I had to click through several links to find this. If the Republican primaries have all been about finding the "anti-Romney" then Mitt Romney will need something to generate some excitement so that he can beat Obama in November. The question is what is it that need need. Perhaps an alliance with US Sen. Rand Paul (R-Kentucky) is one possible answer:
Even as they tamp down rumors of a pact, Paul’s advisers concede that the friendship between Paul and Romney is the initial step toward a deal. And behind the scenes, discussions between the two campaigns — as well as initial discussions with the Santorum and Gingrich camps, according to one Paul adviser — are slowly taking shape.If I was Rand Paul I was serve one term in the US Senate before taking a VP slot. As for Ron Paul if he wants his agenda to be advanced hopefully he is talking to the eventual nominee. It may not be the perfect fit but certainly it seems as if not a lot of Republican really want either Ron Paul or Romney. I can understand about Paul for sure Romney is not so easy other than many just don't think he's conservative enough. Although to be sure I wonder if that could be said about former US House Speaker Newt Gingrich.
An alliance could benefit both camps. Paul’s support would go a long way toward helping Romney with a bloc of young Republicans who have been turning out in huge numbers for Paul and who otherwise might stay home in November. It might also help Romney grab all of Paul’s delegates. Such an arrangement would help Paul get what a Romney ally called “an important speaking role at the convention.”
Paul’s camp contends he will exceed the 270 delegates Romney garnered in 2008, which earned him an undercard slot on the penultimate evening in St. Paul. Josh Putnam, a political scientist at Davidson College who studies delegate allocation, notes that Paul’s campaign hasn’t furnished evidence to back up those claims. But he says there is a chance Paul could “completely exploit the system and take delegates from caucus states where there’s no written rule to how delegates are allocated.” Paul’s aides say they expect to win a plurality of delegates in a batch of blue-to-purple caucus states where Paul failed to win the popular vote, including Iowa, Minnesota, Maine, Nevada and Washington.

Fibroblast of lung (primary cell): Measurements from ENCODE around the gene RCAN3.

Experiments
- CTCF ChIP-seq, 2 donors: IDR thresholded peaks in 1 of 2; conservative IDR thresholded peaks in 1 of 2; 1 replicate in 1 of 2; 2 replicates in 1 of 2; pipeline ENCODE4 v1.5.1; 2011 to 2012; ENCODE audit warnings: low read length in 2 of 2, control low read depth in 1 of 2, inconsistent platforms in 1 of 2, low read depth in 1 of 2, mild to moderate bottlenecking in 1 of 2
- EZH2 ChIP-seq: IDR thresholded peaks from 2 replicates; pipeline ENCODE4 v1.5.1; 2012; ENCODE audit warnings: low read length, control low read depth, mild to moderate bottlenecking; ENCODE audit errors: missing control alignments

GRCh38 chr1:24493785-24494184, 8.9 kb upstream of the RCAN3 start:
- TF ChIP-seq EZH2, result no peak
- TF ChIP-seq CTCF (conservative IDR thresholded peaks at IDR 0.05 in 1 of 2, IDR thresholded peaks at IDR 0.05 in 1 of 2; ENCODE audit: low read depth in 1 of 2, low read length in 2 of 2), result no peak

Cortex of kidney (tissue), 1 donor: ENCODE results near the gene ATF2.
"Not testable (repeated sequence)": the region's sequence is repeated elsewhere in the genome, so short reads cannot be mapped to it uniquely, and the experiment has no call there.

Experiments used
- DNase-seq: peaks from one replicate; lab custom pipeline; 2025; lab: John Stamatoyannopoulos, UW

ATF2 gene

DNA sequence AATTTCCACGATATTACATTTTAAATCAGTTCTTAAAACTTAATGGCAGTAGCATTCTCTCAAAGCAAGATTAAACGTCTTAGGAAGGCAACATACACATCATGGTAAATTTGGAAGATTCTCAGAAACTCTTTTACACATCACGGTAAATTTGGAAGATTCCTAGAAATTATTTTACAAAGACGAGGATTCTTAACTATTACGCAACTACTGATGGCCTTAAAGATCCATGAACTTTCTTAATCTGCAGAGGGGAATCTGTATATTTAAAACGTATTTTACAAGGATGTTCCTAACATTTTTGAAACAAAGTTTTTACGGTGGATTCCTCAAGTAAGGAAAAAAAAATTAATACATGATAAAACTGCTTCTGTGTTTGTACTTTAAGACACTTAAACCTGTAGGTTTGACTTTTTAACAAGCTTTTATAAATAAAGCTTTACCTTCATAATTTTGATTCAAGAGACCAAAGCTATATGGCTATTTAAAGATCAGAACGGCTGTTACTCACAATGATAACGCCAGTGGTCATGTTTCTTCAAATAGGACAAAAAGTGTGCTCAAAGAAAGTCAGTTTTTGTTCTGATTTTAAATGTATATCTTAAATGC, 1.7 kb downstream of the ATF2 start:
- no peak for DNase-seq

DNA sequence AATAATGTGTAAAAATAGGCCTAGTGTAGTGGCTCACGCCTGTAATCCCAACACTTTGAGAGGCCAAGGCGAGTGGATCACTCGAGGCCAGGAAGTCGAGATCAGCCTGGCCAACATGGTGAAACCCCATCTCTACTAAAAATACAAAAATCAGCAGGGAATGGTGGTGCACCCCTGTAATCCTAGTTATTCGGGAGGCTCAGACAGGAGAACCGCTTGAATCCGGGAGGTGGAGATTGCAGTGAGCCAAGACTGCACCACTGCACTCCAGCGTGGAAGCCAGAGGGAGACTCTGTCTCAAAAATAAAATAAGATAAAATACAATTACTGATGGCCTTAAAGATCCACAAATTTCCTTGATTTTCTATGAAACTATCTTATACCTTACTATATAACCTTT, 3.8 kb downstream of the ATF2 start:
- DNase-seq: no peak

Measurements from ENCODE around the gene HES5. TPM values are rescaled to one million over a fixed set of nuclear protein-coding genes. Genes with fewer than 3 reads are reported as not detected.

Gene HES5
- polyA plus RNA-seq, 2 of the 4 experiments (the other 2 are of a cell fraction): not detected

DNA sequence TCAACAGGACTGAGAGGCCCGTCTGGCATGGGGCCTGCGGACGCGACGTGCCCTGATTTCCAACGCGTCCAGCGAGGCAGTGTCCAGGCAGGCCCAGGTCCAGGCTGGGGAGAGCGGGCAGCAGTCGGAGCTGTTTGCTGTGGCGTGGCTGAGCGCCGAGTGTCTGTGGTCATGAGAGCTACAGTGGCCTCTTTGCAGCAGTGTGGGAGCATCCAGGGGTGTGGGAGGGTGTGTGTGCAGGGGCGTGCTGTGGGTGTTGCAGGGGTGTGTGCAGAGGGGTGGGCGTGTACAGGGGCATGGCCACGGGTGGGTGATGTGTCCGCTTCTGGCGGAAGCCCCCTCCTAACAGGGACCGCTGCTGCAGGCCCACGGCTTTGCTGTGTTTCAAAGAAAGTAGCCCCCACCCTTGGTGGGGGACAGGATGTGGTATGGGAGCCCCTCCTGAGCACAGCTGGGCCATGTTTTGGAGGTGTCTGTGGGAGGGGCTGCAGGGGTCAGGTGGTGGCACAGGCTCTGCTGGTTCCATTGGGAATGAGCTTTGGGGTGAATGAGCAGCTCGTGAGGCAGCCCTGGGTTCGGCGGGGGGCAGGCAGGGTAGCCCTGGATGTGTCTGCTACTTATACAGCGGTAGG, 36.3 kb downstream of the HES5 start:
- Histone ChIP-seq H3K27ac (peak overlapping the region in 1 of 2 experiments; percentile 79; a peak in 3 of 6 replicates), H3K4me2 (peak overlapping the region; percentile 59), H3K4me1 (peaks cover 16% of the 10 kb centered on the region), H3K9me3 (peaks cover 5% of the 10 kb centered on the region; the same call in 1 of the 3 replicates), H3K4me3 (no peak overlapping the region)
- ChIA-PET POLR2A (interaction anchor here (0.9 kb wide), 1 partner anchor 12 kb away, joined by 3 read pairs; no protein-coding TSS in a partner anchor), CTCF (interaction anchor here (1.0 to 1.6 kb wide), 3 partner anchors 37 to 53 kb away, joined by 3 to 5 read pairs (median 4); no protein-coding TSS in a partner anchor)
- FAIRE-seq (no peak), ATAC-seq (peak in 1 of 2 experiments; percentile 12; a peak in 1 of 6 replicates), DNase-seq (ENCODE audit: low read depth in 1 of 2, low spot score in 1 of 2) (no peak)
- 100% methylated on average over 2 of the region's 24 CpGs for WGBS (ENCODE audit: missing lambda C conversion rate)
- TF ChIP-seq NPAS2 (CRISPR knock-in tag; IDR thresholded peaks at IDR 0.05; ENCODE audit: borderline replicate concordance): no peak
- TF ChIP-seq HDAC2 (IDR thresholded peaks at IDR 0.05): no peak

Maybe so, but at 76, Paul is understandably concerned about the future of his movement. Aides say if Paul can’t win the nomination, four legislative priorities would top the Texas Representative’s wish list: deep spending cuts that lead to a balanced budget; the restoration of civil liberties; a commitment to reclaim the legislative branch’s right to declare war, which it abdicated to the executive branch in recent decades; and reforms that shore up the U.S. monetary system, such as an audit of the Federal Reserve or competing-currency legislation. Paul might also be enticed, says campaign chairman Jesse Benton, by the prospect of serving as a presidential adviser, a Cabinet position for someone in his orbit or “perhaps a vice presidency.”
Not for himself, but rather his son. Rand Paul, the junior senator from Kentucky and a Tea Party icon, is expected to launch his own White House bid in 2016. Being on the ticket now — or even being mentioned for it — would be a helpful step. Says one Paul adviser: “If you’re talking about putting Rand on the ticket, of course that would be worth delivering our people to Romney.”
Romney is unlikely to go for that. At the same time, Paul’s backers recognize that selling supporters on an alliance with Romney carries special risks, since Paul’s bond with his backers is predicated on his record of principled stands. A pact would have to be done “very cautiously,” says Benton. “We wouldn’t ask our people to do that if we worried they were just being co-opted or that we were in some way selling out.”
But it may soon be time for Paul’s army to decide if it wants to win or lose in the fall. “There’s clearly something going on between the two of them, and that’s a very good thing,” says David Adams, a Kentucky Tea Party strategist who helmed Rand Paul’s Senate primary campaign. “The main goal is stopping this lurch to the left. Mitt Romney and Ron Paul can go a long way toward healing what ails our nation.”
OK so I got this link via Instapundit clicked through there to DailyPundit then Reason and then finally to Time magazine which is where I got this quote. WHEW!!!